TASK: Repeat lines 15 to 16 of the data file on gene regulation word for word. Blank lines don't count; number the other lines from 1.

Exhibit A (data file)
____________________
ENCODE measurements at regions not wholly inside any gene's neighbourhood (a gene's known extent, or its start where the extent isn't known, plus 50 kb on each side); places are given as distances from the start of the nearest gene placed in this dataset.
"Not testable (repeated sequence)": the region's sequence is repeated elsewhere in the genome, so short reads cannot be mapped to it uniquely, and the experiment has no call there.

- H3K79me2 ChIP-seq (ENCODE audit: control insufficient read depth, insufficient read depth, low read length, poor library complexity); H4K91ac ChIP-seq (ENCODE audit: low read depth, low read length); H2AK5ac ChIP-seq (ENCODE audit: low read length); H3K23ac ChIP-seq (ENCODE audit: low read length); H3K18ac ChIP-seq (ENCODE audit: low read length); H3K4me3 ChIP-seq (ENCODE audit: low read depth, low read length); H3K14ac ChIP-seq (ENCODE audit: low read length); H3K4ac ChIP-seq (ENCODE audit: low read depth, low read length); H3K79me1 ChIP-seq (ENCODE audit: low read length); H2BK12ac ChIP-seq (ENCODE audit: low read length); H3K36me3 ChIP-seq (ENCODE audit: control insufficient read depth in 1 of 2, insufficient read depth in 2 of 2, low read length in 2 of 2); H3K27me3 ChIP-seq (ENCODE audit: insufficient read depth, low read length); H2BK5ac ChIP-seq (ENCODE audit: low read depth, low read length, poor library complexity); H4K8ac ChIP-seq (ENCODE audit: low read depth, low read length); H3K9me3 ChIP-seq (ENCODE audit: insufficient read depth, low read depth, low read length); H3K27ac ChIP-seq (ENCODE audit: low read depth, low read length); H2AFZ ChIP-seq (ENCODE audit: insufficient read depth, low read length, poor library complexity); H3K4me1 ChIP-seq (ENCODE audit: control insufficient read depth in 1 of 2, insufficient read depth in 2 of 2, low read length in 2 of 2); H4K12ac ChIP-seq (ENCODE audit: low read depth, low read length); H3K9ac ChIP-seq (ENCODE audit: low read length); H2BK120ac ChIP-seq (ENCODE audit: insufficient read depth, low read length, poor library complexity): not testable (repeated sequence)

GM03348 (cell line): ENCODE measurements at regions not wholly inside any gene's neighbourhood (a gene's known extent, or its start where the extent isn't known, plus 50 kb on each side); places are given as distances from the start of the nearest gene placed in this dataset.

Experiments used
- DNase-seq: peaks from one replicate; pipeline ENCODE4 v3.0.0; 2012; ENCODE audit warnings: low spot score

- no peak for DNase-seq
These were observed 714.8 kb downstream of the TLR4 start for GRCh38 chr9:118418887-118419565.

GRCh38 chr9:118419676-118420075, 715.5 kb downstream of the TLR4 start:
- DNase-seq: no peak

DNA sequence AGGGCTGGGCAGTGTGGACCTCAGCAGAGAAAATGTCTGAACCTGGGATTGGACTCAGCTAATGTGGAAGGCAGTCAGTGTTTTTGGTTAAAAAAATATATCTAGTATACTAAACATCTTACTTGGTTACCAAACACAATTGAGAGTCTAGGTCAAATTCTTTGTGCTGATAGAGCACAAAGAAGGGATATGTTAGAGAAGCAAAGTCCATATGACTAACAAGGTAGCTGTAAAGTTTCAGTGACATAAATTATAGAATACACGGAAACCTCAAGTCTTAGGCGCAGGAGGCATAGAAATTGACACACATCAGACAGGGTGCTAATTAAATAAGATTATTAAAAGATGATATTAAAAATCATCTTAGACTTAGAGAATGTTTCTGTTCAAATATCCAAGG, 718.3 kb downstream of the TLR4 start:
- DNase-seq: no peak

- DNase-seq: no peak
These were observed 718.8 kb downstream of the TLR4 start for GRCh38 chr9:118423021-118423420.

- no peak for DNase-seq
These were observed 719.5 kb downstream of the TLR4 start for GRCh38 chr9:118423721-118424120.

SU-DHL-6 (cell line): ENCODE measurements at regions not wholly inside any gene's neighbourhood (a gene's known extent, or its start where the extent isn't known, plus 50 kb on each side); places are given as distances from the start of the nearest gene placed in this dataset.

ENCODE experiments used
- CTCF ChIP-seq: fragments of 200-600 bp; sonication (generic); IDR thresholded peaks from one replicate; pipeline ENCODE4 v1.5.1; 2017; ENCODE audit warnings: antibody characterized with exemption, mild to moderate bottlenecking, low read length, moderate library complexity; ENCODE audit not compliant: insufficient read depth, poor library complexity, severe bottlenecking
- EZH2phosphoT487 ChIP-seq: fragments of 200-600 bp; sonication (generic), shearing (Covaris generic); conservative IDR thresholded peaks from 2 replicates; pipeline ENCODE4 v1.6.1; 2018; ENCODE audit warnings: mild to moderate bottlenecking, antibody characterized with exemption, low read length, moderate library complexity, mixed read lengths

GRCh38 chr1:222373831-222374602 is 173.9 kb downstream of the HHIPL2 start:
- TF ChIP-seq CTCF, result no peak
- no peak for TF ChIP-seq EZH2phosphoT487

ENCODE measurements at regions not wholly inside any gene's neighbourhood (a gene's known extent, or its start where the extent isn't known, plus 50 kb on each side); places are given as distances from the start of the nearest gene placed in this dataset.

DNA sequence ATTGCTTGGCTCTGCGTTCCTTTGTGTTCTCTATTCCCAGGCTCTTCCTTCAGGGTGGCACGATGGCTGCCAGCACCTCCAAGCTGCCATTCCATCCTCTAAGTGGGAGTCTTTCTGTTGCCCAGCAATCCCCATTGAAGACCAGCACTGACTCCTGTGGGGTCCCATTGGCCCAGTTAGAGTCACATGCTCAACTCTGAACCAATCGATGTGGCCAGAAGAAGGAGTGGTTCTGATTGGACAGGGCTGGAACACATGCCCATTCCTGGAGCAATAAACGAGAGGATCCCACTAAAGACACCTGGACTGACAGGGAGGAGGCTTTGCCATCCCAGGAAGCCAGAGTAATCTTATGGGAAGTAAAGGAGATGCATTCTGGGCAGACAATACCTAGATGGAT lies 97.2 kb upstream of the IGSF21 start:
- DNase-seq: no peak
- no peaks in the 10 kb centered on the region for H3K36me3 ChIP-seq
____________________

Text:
- no peak for DNase-seq
These were observed 719.5 kb downstream of the TLR4 start for GRCh38 chr9:118423721-118424120.